The Pantex Plant generates tons of paper that has to be destroyed in a manger that protects classified information about the facility’s top-secret nuclear weapons operations.  The material used to go into a landfill because it had to be shredded so finely, it couldn’t be recycled.  Then about 10 years ago, a waster operations employee thought turning the paper into compost would be the perfect solution according to the Amarillo Globe-News.

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A look at the Koch brothers
8:00 pm
Sun June 15, 2014

Examining the Kochtopus

Credit Brett Ryder / economist.com

Koch Industries is one of the great success stories of American business.  The oil, gas and commodities conglomerate is based in Wichita.  It employs more than 100,000 people worldwide and has an annual turnover of about $115 billion.  It’s also one of the most unusual companies in its management techniques, enthusiasm for political activism, as well as the intensity of its family feuds according to a recent article in the Economist about a new book, “Sons of Wichita,” by Daniel Schulman.

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Got groceries?
8:00 pm
Fri June 13, 2014

Food deserts plague the High Plains

Food deserts abound on the High Plains
Credit msucommunitydevelopment.org

Across the High Plains, areas are colored with food deserts.  In a place that’s been dealing with drought for four years, the added designation of being a food desert feels more literal.  A food desert is an area designated by the U.S. Department of Agriculture as a non-metropolitan, low-income area where at least 500 people or 33 percent of the population lives more than ten miles from a supermarket or large grocery store.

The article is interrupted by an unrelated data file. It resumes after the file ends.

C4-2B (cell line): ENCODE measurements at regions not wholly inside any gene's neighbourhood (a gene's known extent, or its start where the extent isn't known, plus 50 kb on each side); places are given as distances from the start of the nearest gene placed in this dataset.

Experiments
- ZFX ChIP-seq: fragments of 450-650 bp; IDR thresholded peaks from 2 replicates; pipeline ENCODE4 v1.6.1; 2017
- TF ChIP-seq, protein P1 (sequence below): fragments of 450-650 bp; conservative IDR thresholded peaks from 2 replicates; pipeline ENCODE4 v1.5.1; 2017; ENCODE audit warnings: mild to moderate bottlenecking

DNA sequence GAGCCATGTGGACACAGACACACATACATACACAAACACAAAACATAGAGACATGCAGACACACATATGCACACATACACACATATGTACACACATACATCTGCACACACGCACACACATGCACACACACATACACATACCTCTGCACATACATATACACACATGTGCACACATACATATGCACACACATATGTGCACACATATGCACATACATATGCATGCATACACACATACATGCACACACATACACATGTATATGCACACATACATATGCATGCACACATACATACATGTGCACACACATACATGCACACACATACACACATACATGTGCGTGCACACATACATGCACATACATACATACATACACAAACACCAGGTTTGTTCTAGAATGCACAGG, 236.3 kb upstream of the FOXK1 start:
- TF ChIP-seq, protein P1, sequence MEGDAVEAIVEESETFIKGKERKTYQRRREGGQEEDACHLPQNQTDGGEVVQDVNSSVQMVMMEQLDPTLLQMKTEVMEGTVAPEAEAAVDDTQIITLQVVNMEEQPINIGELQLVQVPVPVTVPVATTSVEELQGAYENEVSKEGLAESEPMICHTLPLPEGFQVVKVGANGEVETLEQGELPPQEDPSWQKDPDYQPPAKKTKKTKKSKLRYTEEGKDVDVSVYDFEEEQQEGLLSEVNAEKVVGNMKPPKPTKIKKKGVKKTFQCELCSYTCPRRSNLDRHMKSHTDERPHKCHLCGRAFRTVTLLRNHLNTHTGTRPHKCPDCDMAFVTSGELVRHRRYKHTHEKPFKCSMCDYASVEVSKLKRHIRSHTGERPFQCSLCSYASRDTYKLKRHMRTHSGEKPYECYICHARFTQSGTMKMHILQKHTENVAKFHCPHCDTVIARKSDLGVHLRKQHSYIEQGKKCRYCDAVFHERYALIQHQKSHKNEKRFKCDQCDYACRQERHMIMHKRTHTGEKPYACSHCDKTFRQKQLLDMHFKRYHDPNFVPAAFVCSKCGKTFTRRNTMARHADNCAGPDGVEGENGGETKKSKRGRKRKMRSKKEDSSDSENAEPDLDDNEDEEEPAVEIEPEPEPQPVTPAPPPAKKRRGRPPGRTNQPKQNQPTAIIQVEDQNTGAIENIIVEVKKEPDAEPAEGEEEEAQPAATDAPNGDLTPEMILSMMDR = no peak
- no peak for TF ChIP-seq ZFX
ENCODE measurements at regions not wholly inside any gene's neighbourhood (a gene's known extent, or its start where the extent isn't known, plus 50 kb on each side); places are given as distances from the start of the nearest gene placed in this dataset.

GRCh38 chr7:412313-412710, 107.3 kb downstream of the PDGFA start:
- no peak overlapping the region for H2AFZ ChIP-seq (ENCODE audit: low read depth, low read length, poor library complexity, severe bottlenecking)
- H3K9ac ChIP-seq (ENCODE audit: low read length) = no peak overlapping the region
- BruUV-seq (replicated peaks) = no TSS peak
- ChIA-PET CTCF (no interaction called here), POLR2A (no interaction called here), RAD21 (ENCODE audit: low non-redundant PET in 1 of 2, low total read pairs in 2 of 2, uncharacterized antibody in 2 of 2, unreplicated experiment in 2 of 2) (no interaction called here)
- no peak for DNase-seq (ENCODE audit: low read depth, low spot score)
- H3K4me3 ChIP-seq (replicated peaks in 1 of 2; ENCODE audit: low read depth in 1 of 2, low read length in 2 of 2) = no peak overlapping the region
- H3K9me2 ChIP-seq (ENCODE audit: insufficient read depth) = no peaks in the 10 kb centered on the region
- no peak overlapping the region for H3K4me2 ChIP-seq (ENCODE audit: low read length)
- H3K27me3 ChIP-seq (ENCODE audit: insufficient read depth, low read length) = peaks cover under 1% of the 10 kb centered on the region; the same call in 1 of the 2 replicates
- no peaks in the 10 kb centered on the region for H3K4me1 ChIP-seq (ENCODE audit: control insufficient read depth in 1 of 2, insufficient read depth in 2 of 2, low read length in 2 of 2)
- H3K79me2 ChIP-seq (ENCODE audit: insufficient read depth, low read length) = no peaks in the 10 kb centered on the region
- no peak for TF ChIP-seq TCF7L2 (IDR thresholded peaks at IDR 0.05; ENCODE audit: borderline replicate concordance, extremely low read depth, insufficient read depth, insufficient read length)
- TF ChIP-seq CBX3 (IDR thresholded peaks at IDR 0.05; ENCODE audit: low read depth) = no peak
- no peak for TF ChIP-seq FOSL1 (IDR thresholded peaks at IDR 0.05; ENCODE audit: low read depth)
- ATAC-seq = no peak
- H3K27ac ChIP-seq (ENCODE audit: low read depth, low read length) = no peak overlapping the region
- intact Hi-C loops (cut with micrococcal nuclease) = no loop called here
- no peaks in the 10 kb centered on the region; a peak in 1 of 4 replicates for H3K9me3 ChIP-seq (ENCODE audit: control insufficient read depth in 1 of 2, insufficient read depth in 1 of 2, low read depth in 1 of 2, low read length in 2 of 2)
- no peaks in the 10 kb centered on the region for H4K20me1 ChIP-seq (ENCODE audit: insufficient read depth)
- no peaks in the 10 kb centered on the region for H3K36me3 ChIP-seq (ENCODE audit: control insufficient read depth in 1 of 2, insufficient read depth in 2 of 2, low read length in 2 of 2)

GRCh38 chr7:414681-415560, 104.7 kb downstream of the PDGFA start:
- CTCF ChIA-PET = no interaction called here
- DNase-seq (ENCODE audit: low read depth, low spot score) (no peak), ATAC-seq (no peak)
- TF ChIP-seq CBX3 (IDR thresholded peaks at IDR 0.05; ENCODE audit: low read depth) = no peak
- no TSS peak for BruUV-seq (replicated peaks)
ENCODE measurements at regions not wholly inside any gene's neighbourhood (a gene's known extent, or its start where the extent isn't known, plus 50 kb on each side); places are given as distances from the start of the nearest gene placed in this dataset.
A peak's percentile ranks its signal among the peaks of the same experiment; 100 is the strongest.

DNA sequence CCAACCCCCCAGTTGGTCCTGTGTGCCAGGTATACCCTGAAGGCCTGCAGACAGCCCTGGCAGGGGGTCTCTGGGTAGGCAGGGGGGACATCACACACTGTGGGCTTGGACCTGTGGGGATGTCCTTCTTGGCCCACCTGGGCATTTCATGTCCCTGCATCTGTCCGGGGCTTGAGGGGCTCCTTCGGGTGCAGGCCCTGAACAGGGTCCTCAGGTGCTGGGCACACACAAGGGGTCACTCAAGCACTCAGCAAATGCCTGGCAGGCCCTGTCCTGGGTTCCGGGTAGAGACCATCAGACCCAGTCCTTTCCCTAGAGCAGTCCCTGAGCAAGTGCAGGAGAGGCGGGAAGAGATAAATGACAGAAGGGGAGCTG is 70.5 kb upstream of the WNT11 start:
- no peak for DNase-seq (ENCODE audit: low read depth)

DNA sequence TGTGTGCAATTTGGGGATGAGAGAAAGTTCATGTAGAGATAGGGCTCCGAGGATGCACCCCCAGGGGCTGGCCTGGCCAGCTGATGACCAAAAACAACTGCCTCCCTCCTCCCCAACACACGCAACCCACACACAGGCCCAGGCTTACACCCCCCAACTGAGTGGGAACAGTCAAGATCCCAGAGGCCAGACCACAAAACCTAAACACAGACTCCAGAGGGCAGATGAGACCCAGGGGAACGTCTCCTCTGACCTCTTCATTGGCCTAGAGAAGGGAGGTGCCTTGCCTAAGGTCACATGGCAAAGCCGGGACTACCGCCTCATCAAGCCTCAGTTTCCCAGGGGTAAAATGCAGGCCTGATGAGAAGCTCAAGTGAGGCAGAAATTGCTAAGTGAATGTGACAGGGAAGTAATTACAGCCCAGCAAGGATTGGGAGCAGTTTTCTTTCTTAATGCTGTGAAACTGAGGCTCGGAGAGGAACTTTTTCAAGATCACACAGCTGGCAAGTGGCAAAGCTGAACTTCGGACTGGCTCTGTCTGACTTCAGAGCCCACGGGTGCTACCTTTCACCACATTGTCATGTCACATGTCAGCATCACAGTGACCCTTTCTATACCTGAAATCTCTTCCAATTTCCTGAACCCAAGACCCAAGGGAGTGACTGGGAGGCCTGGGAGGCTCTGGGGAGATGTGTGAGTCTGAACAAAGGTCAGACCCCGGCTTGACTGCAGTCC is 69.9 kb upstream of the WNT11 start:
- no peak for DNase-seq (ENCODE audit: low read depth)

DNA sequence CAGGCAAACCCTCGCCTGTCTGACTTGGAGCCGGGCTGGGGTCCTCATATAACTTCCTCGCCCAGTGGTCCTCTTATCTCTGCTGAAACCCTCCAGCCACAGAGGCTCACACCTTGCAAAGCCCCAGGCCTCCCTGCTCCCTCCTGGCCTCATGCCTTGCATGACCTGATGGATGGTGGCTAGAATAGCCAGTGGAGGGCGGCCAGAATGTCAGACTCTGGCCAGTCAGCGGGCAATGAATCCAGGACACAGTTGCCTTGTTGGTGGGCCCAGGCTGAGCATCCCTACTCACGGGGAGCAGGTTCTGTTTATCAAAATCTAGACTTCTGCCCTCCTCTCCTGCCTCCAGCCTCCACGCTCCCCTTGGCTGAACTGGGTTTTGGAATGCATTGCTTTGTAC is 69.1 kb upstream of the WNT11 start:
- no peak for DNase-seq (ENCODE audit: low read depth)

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Agriculture
8:00 pm
Thu June 12, 2014

New farm bill creates two-tiered test for farm program participation

Credit cfra.org

One unintended consequence of the recent farm bill was the creation of a more rigid and stricter test to define what “actively engaged” in farming means reported John Crabtree for the Center for Rural Affairs.

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Air Pollution
8:00 pm
Thu June 12, 2014

Oklahoma and Texas have opposite responses to EPA rules

Oklahoma Gas & Electric's coal-fired Sooner Plant in Red Rock, Oklahoma.
Credit http://stateimpact.npr.org/oklahoma